John 15 – Vines and the Biggest Love

John 15 Bible with Green and Blacks 85 percent Cacao Dark Chocolate

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Today’s PassageJohn 15

Remember yesterday, when I said today I might take a further look at the Holy Spirit in today’s post? Well, the Holy Spirit proceeds from the Father and bears witness of the Son. That’s verse 26. It’s the only verse in this chapter about the Holy Spirit. There! Now that we’ve taken a further look at the Holy Spirit’s role in this chapter, we can move on to consider the other 96% of the text.

This chapter is home to Jesus’ parable of the vine and the branches. In this metaphor, the vine represents the Son, the branches represent his disciples, and the vinedresser represents the Father. He elaborates on the Father’s vinedressing activity: “Every branch in Me that does not bear fruit, He takes away; and every branch that bears fruit, He prunes it so that it may bear more fruit” (2). Later, he explains that the Father throws away and burns the branches that he cuts off. Jesus doesn’t say much to elucidate what exactly this fate for fruitless branches means. Does the parable imply that you can lose your salvation? I don’t know, but it presents a scenario where a person goes from involvement with Jesus to separation from him because of a failure to love others and produce fruit. You can probably think of such people who have for all practical purposes ceased involvement with Jesus’ community and mission. I can think of one, and not to point fingers or anything, but his name is Judas Iscariot.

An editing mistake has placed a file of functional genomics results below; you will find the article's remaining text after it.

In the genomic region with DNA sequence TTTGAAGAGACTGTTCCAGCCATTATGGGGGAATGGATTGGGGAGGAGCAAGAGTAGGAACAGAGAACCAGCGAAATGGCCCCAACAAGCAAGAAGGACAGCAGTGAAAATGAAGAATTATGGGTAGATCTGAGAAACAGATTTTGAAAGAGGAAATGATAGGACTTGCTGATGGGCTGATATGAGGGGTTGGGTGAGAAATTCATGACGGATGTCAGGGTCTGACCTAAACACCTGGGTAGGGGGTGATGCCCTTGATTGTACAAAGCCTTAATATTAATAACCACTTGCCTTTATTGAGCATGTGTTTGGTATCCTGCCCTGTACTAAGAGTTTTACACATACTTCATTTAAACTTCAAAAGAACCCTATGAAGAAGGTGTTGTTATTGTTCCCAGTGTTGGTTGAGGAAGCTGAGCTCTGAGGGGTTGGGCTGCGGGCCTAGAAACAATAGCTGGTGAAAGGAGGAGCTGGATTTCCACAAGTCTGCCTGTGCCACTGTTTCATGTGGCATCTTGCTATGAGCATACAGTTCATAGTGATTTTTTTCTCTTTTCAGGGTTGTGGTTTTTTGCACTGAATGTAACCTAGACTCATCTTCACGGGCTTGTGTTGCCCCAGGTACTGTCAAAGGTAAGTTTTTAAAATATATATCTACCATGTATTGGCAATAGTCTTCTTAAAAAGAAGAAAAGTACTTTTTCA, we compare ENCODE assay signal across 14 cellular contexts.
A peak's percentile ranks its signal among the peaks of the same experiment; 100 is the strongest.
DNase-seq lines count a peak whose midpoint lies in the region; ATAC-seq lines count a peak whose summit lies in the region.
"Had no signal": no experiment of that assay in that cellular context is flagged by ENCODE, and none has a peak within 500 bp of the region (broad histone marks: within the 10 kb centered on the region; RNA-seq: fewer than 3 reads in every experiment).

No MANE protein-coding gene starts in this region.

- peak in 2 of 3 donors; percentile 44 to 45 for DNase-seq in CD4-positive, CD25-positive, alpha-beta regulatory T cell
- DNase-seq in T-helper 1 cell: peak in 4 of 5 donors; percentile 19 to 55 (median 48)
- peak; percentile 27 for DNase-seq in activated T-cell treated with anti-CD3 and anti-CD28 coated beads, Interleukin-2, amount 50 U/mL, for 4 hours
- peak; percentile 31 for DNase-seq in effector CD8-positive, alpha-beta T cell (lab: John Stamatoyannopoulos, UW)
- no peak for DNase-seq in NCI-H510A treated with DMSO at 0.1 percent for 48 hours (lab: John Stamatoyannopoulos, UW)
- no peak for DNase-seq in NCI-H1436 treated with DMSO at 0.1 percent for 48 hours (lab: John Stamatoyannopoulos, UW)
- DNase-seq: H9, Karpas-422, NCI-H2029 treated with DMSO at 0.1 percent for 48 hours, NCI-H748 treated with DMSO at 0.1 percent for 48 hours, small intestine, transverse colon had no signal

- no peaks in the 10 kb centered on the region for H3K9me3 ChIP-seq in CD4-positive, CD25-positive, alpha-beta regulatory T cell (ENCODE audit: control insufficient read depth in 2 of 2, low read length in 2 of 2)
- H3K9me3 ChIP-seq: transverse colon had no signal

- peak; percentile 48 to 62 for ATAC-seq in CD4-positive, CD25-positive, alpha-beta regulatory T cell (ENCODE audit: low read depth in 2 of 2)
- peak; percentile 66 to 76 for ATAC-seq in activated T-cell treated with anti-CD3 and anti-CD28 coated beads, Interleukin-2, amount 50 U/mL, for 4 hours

I’m really not pointing fingers. In some respects I’m sympathetic to Judas. Not the part where he’ll do anything to swipe a buck, whether raiding the purse or selling out the Son of God, but the part where what he’s done at the end of his story absolutely sickens him. But Jesus always extended love to him, he never vilified him, and I don’t think he wants us to either. Maybe in the end he was cut from the branch and thrown away. Maybe his whole story was one giant painful pruning. I know that’s a long shot, but Jesus strove to include him even while Judas was running around doing vile selfish garbage behind his back. And I believe that at every step of the way, if at any point Judas was ready to repent, Jesus was extending forgiveness and redemption.

And that’s the principal fruit of this vine: love. Jesus first extends love to his disciples, then commands them, “Remain in My love” (9). It doesn’t start with a decision to love others, an act of will to reach out and help heal this jacked-up world. It starts with receiving Jesus Christ’s love for us and remaining in it. Then we’re ready to obey Jesus’ commandment, “Love one another, just as I have loved you” (12). Once you have the love of Christ, you can give the love of Christ. You can’t give what you haven’t got.

And love means giving. Right after issuing his commandment of love, Jesus adds, “Greater love has no one than this, that one lay down his life for his friends” (13). Even after we’re grafted into the vine, we still love with a faltering, faulty half-love. And sometimes we give, sometimes we manage to reach out to the people around us and do what Jesus has called us to do, sometimes we even manage a big love.

But Jesus has already given himself to pay the penalty for all our failures to love. He’s already loved the biggest love.

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